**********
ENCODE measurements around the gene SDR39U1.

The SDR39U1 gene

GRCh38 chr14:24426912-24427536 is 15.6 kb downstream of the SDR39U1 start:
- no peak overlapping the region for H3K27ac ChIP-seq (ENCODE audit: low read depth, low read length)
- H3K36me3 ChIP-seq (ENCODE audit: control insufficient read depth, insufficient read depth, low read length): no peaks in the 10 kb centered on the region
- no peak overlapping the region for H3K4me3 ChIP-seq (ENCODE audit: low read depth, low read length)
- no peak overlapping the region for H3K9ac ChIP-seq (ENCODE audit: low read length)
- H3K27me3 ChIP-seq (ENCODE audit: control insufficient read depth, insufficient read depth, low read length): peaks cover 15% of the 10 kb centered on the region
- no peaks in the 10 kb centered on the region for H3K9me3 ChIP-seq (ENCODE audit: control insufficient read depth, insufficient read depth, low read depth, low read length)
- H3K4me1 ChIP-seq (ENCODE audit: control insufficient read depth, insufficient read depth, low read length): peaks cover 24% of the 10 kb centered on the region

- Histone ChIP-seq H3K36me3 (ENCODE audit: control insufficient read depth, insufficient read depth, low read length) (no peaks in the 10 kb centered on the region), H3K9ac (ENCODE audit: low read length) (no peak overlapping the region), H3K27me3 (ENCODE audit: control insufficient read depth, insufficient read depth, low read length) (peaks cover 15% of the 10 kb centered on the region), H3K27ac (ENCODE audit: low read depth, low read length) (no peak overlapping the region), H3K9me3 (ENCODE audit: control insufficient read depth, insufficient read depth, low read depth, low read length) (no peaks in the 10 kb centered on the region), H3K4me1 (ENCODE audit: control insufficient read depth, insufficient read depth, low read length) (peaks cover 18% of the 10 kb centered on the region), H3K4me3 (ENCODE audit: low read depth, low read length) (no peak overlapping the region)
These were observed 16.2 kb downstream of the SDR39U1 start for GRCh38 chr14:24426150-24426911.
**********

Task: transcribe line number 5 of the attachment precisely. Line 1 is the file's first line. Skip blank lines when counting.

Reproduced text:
- H3K36me3 ChIP-seq (ENCODE audit: control insufficient read depth, insufficient read depth, low read length): no peaks in the 10 kb centered on the region